As if long-term displacement from flooding wasn’t enough, aboriginals stuck in hotels in downtown Winnipeg for months have now been branded “dangerous” by Air Canada, which suggested in an internal memo that their presence was the reason it has decided to put personnel up in hotels closer to the airport.
Air Canada, having offended aboriginals with an internal memo containing allegedly racist inferences, has now given what Grand Chief Derek Nepinak of the Assembly of Manitoba Chiefs calls a halfhearted apology—which he's rejected.
The kerfuffle erupted after the September 23 memo that Air Canada wrote to employees explaining that they will no longer spend layovers in downtown Winnipeg.
“In response to several reports indicating questionable safety in the area surrounding the Radisson Hotel in downtown Winnipeg a Security Assessment was conducted, in conjunction with the Winnipeg Police Service, by Air Canada Corporate Security,” the memo said. “Recent environmental issues have forced approximately 1,000 displaced people from rural Manitoba to numerous hotels in the downtown area. Instances of public intoxication, resulting in several downtown locations being susceptible to crimes of violence and opportunity, have been observed by local Police.”
The missive ends with, “Authorities anticipate displaced people to be an issue for another 12 months.”
Aboriginals jumped on the memo as soon as it started circulating.
"It doesn't take a rocket scientist to figure that out. They're picking on the First Nations people who've been flooded out," said Lake St. Martin Chief Adrian Sinclair, according to the QMI news agency.
Nepinak called the airline irresponsible, ignorant and racist for sending out the memo, QMI said. Although he knows of "certain specific individual people" who made trouble, he said, they had been kicked out.
"I think it's unfair to characterize any one group of people with broad strokes," Nepinak said to QMI. "It is entirely inappropriate for one of Canada's largest corporations to link the presence of First Nations citizens in Winnipeg's downtown core with any increased security risk. To attribute any community of people as posing an increased risk of violence or criminal activity is just, plain and simple, racist."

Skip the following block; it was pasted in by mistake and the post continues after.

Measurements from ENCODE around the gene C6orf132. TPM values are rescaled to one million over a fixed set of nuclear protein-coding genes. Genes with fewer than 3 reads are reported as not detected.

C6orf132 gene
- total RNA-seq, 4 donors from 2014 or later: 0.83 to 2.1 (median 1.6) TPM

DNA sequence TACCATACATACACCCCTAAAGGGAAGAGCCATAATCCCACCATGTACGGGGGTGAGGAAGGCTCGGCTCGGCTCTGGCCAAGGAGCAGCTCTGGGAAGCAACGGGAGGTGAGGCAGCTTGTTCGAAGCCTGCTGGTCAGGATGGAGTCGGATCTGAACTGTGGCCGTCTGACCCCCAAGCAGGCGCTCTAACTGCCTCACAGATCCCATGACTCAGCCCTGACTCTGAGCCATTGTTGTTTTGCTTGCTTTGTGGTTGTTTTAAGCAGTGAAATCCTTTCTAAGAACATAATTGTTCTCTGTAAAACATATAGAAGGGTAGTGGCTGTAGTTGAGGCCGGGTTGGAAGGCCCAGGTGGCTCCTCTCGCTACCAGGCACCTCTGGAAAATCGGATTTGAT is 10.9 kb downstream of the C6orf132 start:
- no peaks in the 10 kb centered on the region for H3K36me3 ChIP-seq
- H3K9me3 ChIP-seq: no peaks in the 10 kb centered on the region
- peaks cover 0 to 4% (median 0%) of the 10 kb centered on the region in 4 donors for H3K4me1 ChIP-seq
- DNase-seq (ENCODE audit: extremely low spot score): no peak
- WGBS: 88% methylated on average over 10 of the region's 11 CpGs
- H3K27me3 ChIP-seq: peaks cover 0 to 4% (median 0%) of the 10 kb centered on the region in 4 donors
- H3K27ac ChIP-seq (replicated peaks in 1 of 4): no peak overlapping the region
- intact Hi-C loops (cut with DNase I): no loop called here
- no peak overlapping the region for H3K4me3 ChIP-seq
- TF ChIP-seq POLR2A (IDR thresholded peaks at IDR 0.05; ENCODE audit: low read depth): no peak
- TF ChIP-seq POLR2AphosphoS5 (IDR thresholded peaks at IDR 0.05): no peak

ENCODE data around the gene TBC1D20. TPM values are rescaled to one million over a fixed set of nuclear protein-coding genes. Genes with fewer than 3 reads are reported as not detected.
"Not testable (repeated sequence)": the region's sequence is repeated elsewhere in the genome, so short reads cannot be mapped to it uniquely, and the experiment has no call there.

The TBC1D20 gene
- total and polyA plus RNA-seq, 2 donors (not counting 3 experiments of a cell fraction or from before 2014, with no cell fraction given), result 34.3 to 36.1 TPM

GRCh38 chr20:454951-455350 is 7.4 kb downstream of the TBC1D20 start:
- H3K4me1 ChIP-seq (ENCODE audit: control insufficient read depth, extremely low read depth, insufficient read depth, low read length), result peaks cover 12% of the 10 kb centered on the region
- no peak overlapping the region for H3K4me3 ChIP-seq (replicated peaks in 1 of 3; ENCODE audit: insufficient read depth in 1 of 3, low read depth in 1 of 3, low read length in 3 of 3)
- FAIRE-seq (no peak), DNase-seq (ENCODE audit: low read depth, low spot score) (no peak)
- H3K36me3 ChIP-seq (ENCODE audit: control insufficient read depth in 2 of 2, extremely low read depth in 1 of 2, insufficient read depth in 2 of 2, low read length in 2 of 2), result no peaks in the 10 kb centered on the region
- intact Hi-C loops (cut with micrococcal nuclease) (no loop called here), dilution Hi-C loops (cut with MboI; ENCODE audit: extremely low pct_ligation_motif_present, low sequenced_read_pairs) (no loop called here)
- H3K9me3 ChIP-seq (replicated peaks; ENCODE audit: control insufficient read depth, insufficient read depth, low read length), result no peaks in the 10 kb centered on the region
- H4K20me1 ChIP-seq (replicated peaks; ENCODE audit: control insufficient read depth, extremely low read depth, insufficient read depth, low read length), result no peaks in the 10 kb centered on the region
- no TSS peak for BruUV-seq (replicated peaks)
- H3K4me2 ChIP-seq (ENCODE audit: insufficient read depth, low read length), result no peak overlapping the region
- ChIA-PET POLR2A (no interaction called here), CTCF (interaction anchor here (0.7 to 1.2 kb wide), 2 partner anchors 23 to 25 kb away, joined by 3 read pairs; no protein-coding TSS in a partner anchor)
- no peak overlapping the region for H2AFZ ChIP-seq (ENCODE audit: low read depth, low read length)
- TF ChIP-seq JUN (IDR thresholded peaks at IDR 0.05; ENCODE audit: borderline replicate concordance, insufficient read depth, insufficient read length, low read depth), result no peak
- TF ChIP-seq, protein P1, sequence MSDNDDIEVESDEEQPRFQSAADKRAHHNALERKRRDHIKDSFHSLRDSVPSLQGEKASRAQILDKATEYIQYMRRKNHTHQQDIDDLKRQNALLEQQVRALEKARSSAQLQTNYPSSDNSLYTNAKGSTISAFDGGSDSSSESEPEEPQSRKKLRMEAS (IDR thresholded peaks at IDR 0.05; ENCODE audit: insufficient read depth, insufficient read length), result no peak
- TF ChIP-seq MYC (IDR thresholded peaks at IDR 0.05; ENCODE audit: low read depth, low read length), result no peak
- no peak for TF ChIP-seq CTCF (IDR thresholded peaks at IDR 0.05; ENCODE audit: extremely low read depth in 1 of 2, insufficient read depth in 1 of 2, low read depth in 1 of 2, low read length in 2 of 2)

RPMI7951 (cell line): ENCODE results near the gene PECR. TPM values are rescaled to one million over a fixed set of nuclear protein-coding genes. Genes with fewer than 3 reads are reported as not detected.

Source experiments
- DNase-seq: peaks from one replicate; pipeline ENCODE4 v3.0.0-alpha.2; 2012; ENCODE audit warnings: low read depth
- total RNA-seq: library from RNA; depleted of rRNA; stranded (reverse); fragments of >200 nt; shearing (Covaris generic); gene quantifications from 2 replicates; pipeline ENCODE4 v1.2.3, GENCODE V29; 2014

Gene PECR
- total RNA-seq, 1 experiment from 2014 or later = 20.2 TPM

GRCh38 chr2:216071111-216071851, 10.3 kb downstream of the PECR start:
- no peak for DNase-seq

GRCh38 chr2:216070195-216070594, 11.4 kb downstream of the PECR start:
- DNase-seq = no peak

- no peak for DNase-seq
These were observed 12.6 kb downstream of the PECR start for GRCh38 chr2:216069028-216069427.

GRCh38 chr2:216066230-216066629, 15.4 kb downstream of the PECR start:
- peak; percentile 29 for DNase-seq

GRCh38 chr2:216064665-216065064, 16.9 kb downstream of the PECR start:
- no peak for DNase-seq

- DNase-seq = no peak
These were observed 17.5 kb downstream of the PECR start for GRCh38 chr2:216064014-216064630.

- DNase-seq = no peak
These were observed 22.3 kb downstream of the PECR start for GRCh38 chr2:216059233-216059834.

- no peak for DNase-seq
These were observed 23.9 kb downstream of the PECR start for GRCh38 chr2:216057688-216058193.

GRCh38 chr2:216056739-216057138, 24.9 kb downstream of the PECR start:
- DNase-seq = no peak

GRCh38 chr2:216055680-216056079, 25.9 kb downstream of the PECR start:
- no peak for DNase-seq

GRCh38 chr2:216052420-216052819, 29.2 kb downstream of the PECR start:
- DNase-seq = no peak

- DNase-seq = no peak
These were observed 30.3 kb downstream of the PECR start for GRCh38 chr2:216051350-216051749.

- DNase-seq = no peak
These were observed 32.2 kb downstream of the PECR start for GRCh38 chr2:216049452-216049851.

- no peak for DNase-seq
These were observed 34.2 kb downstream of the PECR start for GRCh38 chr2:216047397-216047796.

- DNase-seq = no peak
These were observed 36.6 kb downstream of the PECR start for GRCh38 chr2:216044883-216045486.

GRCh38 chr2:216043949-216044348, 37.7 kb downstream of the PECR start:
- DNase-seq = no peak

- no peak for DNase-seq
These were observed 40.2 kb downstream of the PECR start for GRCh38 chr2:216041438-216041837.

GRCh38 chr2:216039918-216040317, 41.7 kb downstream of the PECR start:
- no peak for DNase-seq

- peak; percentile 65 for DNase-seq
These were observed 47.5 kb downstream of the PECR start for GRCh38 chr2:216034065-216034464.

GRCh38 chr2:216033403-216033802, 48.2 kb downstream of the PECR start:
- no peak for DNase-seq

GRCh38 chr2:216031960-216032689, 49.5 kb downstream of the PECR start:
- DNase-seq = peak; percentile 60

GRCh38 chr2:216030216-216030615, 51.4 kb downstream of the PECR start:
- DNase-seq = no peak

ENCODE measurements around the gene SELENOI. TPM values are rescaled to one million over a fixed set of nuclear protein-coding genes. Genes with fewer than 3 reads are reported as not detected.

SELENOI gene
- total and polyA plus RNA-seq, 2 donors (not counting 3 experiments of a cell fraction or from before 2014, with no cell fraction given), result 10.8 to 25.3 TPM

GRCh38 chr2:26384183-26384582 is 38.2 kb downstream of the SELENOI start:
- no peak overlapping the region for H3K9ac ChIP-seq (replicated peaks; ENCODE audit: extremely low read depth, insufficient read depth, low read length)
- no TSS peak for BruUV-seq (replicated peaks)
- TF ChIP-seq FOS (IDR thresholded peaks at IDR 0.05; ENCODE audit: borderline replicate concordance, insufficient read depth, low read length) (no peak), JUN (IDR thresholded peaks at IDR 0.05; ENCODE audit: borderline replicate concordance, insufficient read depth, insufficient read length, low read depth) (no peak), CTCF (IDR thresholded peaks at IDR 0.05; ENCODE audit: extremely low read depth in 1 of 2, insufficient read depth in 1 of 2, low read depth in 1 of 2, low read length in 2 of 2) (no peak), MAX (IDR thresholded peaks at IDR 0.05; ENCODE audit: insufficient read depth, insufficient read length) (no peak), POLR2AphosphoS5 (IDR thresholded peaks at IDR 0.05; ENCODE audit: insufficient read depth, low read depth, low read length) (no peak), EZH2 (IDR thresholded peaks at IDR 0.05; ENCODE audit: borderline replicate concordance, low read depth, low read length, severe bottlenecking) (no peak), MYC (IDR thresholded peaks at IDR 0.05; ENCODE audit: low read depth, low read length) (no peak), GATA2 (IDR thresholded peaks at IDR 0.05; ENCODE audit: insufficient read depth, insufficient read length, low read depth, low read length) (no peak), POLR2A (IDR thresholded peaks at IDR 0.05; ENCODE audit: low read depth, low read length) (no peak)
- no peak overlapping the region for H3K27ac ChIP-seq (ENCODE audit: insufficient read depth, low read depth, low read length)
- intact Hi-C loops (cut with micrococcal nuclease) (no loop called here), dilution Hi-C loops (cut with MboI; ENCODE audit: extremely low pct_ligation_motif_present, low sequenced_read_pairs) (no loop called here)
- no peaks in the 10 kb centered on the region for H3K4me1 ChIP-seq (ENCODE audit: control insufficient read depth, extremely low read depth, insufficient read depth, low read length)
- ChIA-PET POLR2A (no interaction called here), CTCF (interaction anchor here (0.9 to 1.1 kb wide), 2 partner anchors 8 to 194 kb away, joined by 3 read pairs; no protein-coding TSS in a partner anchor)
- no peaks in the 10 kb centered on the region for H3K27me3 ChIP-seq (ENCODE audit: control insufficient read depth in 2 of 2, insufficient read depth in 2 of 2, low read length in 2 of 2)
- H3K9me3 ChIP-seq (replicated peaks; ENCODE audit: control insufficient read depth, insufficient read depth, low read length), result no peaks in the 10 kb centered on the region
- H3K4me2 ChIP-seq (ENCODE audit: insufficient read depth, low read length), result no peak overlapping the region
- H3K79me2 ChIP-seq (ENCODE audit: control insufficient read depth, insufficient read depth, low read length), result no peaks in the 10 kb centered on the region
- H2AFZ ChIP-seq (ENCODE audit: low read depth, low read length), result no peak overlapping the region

Although Nepinak said an apology from the airline "would absolutely go a long way," he rejected the one that Air Canada did offer, calling it halfhearted.
Winnipeg has been home to an unwilling group of aboriginals who were forced off the Peguis, Ebb and Flow, and other reserves by flooding in May and have been unable to return. They don’t want to be in downtown Winnipeg hotels any more than the airline wants them there and have in fact asked the federal government to house them in houses on an abandoned military base until they can rebuild.
On Wednesday October 5 the president of the University of Winnipeg, which is also located downtown, criticized Air Canada’s decision and wrote demanding an apology, the Canadian Press reported.
"When a major Canadian corporation blames a lack of safety and security in a large Canadian city on a specific community, the action is irresponsible, not to mention inaccurate," wrote university president Lloyd Axworthy, according to the Canadian Press. "As one of Canada's best-known companies, Air Canada should lead by example and I can only express my extreme disappointment and call upon you to reverse your decision and provide a full and unequivocal apology."
CBC News reported that Winnipeg Mayor Sam Katz had spoken with Calin Rovinescu, the airline’s president, who told him that deals with other downtown hotels had fallen through, which was the main reason for the move to another hotel near the airport. The airline was not commenting to the media on Wednesday.